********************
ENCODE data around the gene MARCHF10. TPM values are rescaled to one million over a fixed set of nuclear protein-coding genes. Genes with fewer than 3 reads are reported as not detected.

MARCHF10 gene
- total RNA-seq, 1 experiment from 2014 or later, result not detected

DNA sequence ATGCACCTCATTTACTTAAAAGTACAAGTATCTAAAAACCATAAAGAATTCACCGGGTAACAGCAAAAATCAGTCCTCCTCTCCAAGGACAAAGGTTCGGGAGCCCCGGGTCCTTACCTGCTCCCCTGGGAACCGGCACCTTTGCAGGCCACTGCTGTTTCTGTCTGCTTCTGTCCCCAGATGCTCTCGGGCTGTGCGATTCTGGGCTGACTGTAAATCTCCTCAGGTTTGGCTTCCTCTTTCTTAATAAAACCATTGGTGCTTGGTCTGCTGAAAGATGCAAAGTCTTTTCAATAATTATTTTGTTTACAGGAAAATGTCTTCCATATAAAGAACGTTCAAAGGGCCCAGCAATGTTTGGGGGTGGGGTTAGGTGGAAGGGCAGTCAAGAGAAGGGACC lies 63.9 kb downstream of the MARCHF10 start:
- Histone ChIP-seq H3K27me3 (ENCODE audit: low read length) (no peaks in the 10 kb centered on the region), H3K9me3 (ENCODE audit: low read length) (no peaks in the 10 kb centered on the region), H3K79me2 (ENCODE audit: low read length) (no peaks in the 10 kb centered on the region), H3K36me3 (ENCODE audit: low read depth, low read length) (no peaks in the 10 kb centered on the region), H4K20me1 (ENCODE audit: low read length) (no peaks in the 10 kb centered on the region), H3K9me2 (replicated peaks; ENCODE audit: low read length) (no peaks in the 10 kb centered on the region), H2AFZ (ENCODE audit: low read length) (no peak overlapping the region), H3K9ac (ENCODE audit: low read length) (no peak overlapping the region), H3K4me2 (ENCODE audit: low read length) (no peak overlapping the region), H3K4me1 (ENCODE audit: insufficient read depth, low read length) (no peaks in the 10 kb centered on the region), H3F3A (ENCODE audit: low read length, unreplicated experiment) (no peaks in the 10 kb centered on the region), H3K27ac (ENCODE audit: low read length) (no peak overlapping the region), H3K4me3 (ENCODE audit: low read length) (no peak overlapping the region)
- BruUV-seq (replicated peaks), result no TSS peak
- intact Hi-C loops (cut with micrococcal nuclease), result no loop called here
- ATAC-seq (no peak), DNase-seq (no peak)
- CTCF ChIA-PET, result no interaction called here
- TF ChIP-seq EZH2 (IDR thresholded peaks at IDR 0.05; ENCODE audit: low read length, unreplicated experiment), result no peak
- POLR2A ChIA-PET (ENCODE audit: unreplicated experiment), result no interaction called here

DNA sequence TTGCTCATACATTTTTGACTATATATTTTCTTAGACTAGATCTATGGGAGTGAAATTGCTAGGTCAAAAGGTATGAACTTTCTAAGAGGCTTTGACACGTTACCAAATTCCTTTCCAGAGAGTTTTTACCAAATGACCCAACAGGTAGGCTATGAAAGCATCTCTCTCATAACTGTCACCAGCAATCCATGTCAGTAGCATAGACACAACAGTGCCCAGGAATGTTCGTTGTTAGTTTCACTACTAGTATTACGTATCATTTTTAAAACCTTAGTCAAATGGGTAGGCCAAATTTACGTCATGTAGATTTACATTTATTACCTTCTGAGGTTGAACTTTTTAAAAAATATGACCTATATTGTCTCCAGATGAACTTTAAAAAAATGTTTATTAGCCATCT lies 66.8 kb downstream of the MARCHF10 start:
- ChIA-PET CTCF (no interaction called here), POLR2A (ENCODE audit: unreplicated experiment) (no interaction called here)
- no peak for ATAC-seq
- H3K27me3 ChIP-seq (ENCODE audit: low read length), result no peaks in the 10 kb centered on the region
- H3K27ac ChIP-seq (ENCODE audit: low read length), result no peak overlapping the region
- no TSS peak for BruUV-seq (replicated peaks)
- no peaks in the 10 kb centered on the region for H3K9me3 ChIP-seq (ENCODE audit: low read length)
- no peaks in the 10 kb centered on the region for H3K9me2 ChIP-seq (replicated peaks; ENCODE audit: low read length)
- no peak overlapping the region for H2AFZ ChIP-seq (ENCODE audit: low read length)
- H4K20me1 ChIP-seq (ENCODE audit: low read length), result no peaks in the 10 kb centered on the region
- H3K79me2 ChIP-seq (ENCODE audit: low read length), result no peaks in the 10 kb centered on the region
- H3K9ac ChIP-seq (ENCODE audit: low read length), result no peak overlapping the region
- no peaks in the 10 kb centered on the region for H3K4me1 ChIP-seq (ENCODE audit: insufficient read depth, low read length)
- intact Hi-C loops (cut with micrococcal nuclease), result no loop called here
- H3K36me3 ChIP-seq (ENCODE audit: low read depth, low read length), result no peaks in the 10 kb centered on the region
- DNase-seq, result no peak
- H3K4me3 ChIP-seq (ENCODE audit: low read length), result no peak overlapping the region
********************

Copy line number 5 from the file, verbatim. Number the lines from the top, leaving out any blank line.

- Histone ChIP-seq H3K27me3 (ENCODE audit: low read length) (no peaks in the 10 kb centered on the region), H3K9me3 (ENCODE audit: low read length) (no peaks in the 10 kb centered on the region), H3K79me2 (ENCODE audit: low read length) (no peaks in the 10 kb centered on the region), H3K36me3 (ENCODE audit: low read depth, low read length) (no peaks in the 10 kb centered on the region), H4K20me1 (ENCODE audit: low read length) (no peaks in the 10 kb centered on the region), H3K9me2 (replicated peaks; ENCODE audit: low read length) (no peaks in the 10 kb centered on the region), H2AFZ (ENCODE audit: low read length) (no peak overlapping the region), H3K9ac (ENCODE audit: low read length) (no peak overlapping the region), H3K4me2 (ENCODE audit: low read length) (no peak overlapping the region), H3K4me1 (ENCODE audit: insufficient read depth, low read length) (no peaks in the 10 kb centered on the region), H3F3A (ENCODE audit: low read length, unreplicated experiment) (no peaks in the 10 kb centered on the region), H3K27ac (ENCODE audit: low read length) (no peak overlapping the region), H3K4me3 (ENCODE audit: low read length) (no peak overlapping the region)